An unprecedented partnership of organisations from industry and the conservation sector has come together in a bid to save the common scoter as a breeding bird in the Highlands of Scotland. The birds, which breed on the edges of a small number of lochs, will be helped by the creation of artificial floating islands made from redundant materials from fish farms. It is hoped that the scoters will choose to nest on the islands and this will make the nests safer from the unwelcome attention of predators and the risk of being flooded.
RSPB Scotland's Dr Alison MacLennan said, "Within the last forty years the population of the now inappropriately named Common Scoter has fallen from several hundred pairs, with a wide distribution over the north and west of Scotland, to around fifty pairs found in a few isolated lochs. We are in real danger of losing this lovely bird as a breeding species in Scotland and I am delighted that this partnership has come together to help provide them with a future."
Research conducted by a partnership of organisations including the Wildfowl and Wetlands Trust (WWT), Scottish and Southern Energy (SSE), Forestry Commission Scotland (FCS), Scottish Natural Heritage (SNH), Blue Energy, the Ness & Beauly Fisheries Trust and RSPB , has pointed to a number of causes for this decline, many of which are linked to changing uses in the landscape.
In addition, mammalian predators have been identified as having a significant detrimental effect on the survival of common scoter nesting attempts and their success in hatching ducklings. In an attempt to address this problem in some of the Inverness-shire lochs, the partnership group joined forces with Fusion Marine and Marine Harvest to produce floating islands that will provide the ducks with safer nest locations with a reduced risk of predation.
Two of these islands have now been sited in common scoter breeding lochs in Inverness-shire as a trial to see if their use can boost the ducks' success in rearing their young.
Arthur Campbell from Marine Harvest said, "We are delighted to support this project and particularly since the rafts have been constructed using materials recycled from some of our marine fish farms. The ducks may have come across the black pipes in their previous use as the walkways around fish farm cages at sea but we are hoping that they will take a second look at them now that they are disguised as heather clad islands."
Alastair Stephen, a partner in the Inverness-shire project and SSE's Freshwater Fisheries Biologist commented, "Generation of power from the large hydro reservoirs in our glens is an important part of our contribution to the national grid, but we don't wish to see our wildlife adversely impacted in the process. The provision of floating islands as potential nest sites will, we hope, provide more secure nest sites in situations where the draw down of water for hydro generation can leave islands connected to the shoreline and therefore accessible to mammalian predators. In addition, the floating island vegetation should be less affected by spates and inundation that can damage the growth of vegetation essential for giving cover to the incubating ducks."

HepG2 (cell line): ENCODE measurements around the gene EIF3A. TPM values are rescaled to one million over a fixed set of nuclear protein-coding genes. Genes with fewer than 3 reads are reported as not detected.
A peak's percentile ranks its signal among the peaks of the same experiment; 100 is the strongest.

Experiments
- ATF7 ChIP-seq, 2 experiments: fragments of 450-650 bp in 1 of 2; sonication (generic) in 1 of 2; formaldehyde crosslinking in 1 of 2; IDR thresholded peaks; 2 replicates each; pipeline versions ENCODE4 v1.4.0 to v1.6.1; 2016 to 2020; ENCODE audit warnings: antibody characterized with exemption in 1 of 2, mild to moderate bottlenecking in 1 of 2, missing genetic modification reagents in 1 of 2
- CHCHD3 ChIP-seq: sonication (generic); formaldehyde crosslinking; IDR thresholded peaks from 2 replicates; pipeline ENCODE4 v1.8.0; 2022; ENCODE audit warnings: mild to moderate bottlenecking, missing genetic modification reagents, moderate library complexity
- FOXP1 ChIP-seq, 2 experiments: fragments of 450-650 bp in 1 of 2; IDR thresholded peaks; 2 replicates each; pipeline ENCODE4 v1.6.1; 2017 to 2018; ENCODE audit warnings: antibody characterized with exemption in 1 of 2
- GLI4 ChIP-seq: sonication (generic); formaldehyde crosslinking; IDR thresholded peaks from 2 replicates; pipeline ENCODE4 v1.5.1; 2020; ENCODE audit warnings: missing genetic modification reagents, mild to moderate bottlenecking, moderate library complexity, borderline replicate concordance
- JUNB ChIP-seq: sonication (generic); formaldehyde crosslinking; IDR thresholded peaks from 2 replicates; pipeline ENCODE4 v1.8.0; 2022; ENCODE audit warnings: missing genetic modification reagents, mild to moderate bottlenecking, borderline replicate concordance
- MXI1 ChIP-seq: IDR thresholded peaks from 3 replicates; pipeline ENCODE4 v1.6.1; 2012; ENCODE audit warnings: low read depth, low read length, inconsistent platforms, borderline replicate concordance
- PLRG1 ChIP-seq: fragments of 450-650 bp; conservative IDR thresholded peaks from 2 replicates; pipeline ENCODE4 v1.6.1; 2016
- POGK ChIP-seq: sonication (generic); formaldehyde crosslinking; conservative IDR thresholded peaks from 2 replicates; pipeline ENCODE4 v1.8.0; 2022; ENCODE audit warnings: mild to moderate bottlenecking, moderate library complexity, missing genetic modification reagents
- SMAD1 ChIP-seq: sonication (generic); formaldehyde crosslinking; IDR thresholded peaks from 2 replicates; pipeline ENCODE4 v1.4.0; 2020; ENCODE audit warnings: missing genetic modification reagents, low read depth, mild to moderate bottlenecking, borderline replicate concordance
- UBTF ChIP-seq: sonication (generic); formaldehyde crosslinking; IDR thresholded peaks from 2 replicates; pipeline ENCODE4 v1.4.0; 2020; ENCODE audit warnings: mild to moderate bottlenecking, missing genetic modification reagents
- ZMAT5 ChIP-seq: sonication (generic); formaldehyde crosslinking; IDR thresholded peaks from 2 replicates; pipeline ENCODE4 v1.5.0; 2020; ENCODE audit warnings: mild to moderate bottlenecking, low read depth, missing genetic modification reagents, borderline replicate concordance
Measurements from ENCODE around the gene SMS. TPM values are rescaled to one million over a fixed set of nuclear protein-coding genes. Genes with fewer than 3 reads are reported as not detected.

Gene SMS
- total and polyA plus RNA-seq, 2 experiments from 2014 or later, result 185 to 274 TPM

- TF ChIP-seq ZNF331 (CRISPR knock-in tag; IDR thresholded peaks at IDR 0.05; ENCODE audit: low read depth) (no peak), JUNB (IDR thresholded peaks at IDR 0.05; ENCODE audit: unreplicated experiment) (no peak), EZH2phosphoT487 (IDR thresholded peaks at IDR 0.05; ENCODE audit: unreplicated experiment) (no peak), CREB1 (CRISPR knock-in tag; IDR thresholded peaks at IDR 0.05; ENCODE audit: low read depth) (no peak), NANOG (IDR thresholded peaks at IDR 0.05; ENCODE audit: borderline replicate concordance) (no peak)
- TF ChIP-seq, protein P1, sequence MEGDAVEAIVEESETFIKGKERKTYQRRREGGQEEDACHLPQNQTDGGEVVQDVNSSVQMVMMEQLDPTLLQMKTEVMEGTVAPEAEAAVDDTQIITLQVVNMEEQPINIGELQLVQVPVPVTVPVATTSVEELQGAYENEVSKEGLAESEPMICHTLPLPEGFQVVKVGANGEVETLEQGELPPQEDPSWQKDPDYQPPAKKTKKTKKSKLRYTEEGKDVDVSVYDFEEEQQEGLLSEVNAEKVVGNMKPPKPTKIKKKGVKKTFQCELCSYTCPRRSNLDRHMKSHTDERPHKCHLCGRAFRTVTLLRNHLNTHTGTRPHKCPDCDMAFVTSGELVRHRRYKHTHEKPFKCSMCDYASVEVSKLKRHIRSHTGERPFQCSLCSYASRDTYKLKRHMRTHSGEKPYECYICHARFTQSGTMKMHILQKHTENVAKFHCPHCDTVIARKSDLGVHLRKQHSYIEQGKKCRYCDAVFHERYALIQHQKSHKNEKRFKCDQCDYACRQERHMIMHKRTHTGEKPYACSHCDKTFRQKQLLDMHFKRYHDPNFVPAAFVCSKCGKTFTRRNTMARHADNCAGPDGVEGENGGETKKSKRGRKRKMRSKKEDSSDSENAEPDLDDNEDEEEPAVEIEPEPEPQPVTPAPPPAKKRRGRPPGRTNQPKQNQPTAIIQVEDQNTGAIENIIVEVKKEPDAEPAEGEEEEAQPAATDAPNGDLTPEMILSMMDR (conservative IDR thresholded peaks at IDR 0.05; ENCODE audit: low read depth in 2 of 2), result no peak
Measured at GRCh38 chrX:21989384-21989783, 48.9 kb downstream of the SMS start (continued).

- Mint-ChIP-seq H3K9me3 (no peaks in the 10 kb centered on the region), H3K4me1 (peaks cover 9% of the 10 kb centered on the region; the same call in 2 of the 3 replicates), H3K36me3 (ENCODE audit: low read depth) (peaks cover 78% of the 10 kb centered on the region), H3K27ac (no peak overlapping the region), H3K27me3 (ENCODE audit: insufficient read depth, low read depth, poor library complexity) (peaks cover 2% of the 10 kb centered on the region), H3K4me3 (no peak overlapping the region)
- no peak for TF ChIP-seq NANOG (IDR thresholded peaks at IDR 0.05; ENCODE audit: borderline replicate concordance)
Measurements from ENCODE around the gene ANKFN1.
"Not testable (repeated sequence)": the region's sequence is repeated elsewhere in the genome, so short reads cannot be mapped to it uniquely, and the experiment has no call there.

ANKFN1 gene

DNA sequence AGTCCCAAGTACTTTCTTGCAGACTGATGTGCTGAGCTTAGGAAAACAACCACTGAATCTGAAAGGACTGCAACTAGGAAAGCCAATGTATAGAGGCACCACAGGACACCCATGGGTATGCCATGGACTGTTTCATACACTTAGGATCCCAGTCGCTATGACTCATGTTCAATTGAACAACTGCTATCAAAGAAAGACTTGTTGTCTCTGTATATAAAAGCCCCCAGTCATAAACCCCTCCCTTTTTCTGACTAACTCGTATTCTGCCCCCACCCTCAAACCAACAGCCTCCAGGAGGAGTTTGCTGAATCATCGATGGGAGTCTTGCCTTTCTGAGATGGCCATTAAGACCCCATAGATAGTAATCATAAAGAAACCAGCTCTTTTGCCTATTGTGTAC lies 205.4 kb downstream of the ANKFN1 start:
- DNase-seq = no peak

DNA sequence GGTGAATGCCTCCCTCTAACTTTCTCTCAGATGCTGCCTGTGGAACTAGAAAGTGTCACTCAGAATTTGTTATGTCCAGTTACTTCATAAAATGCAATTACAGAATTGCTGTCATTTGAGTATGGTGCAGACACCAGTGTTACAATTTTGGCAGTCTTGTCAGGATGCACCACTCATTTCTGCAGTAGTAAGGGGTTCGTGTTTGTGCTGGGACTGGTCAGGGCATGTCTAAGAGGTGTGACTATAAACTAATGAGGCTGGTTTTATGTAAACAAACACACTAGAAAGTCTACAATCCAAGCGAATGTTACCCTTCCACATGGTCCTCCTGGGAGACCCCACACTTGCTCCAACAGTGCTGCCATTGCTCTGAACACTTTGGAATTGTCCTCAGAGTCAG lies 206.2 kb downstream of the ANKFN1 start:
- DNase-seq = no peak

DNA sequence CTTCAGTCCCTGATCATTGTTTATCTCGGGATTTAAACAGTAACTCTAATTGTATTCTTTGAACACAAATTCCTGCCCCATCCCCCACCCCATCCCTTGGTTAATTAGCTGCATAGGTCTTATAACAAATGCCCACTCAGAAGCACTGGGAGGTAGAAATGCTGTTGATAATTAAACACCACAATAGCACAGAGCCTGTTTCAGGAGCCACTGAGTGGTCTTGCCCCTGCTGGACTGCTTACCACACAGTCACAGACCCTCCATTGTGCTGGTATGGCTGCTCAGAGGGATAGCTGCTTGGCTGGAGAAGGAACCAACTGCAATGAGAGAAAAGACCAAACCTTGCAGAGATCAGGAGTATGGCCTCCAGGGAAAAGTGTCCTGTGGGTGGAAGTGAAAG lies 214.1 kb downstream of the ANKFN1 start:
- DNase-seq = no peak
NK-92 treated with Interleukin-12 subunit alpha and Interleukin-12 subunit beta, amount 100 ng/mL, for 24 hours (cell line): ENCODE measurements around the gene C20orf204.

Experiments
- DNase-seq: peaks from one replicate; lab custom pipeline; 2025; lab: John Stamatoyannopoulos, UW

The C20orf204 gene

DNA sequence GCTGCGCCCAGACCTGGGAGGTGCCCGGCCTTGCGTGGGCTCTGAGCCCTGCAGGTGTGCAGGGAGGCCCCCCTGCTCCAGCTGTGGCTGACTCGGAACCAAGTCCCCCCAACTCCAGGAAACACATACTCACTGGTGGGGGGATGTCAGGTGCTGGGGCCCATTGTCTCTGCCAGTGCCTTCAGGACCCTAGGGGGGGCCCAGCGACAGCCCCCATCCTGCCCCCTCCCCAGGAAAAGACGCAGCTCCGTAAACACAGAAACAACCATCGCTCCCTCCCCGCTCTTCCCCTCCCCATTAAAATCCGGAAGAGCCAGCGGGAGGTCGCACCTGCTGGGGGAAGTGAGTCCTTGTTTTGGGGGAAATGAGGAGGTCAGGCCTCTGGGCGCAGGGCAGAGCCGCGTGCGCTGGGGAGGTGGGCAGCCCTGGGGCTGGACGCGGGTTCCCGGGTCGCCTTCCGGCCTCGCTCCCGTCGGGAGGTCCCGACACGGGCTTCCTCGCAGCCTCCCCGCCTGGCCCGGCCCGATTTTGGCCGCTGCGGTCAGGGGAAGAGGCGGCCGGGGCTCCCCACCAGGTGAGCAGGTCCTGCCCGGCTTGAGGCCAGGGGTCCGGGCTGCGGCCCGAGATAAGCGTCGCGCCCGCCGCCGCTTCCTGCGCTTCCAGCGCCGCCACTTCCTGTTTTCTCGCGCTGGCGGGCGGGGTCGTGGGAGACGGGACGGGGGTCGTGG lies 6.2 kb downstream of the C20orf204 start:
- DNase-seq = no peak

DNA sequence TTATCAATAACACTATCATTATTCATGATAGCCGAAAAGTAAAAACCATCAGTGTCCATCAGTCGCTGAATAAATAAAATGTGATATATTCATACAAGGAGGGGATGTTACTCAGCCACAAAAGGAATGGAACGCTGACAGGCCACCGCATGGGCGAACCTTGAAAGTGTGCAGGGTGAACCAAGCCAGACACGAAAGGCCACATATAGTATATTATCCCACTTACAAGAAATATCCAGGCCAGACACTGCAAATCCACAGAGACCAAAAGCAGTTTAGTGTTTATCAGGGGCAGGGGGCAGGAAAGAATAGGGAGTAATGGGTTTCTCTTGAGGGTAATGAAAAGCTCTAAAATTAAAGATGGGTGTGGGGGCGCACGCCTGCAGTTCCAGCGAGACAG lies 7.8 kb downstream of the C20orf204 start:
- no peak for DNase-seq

Alison MacLennan of RSPB Scotland added, "Floating islands have been very successfully used to boost productivity of black-throated divers for many years, but since divers tend to nest close to the water's edge, a small island was perfectly adequate. Common scoters have a very different approach to selecting their nest sites, requiring dense vegetation to provide a secluded site that they approach from the air. We were conscious that we would have to provide a larger area of nesting habitat for scoters than for divers. That would require a much larger island which would also have to be more robust to withstand the effects of wind, ice and the flexing of the water. We are delighted with the rafts constructed by Fusion Marine and can only hope that the common scoters share our enthusiasm!"
Ed Burrell from the Wildfowl and Wetlands Trust said, "It's great that the scoters now have the option of the floating rafts. Each summer we see some scoters nest on islands in these lochs, only to be flooded out by rising water and lose their eggs. If it gives just one or two nests the chance to succeed that will make a difference to these endangered birds."
Kenneth Knott, Forestry Commission Scotland Environment Manager in Lochaber added: "We have been lucky to have been able to combine unwanted materials from Marine Harvest with the expertise of Fusion Marine who have built these extremely versatile islands out of recycled polyethylene sheeting and flotation pipes using their specialist electro-fusion welding technology. The rafts have been covered with turf cleared from ground works nearby so that they now look to all intents and purposes like a natural island."
Scottish Natural Heritage's Derrick Warner had been a key driver in the development of this project but sadly, due to his sudden and untimely death, he was not present to see the rafts anchored in place recently.